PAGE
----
Thursday, 20 October 2016

Technical Blog 3

A solar flare is a sudden, intense flash of light observed on the surface of the Sun. Usually they are very bright and produce wavelengths of light from across the electromagnetic spectrum. On average a solar flare produces 1 x 1020J of energy. The upper end of the amount of energy emitted can go up to 1 x 1025J which is approximately equal to 1 billion megatons of TNT. As well as light, a solar flare can also emit electrons, ions and other forms of matter. They typically occur when electrons interact with the plasma. Magnetic reconnection causes the particles to accelerate at huge speeds. Radiation emitted from a solar flare takes between one and two days to reach Earth. The radiation emitted by a solar flare as well as any other radiation in space can be very harmful to people that are not within Earth’s atmosphere; In other words, astronauts. The reason for this is that it contains a high amount of energy and is able to penetrate human skin with ease. The energy can then be deposited into and damage cells[1]. A lot of research is conducted into protecting astronauts from space radiation. Although no shielding apart from Earth’s atmosphere could protect a person from radiation emitted by a solar flare, general space radiation can be minimised.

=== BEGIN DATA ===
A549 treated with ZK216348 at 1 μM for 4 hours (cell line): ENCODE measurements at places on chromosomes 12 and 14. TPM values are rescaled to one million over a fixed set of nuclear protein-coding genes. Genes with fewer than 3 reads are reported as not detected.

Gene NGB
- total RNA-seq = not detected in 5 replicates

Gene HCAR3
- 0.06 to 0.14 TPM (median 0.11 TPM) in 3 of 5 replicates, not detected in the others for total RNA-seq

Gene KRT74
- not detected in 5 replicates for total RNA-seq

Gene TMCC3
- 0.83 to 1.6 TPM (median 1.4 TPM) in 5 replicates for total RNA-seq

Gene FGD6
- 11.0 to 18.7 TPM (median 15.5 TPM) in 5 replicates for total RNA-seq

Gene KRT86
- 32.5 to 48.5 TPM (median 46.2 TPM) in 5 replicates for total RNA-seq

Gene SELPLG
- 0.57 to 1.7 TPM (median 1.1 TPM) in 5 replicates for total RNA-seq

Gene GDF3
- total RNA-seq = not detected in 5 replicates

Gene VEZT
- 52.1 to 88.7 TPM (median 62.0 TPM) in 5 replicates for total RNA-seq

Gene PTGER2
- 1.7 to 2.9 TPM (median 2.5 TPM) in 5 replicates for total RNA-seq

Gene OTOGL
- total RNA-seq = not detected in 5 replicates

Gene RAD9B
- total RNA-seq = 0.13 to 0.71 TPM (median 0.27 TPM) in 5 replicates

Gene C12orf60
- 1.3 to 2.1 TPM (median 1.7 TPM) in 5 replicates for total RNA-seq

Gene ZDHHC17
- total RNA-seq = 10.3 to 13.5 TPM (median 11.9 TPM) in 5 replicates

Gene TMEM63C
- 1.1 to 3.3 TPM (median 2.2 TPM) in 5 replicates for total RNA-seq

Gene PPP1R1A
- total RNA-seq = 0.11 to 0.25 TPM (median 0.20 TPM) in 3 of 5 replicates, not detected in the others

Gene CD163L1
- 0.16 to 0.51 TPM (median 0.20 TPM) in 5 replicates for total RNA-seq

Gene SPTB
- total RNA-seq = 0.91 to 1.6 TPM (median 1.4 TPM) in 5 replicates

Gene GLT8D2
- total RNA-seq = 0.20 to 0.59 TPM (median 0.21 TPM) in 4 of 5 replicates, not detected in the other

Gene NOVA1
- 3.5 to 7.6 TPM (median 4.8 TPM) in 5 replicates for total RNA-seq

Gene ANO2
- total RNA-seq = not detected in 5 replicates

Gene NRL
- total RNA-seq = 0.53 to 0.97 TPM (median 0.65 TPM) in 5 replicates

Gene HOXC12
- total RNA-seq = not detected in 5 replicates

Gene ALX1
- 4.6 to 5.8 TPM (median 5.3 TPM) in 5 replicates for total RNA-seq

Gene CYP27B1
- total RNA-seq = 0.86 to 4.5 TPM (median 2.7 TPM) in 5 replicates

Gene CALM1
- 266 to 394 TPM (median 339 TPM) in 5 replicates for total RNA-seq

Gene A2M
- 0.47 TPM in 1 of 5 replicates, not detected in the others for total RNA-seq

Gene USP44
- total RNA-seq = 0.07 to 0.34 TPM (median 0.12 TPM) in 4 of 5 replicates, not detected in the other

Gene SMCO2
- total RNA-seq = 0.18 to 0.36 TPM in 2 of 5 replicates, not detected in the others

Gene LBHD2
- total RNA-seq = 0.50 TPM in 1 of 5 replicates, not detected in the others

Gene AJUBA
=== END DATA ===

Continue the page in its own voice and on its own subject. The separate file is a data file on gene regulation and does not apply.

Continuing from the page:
Earth is protected by a “bubble” known as the magnetosphere, which repels most of the radiation and matter that is headed towards Earth. Any remaining radiation that makes it through is just absorbed by the atmosphere. Since the International Space Station is in a low Earth orbit, that too is protected by the magnetosphere. Although risky, the real danger is faced by astronauts traveling much further away.

[1] Rob Gardner, Real Martians: How to Protect Astronauts from Space Radiation on Mars, 30 Sept 2015. Retrieved 19/10/2016

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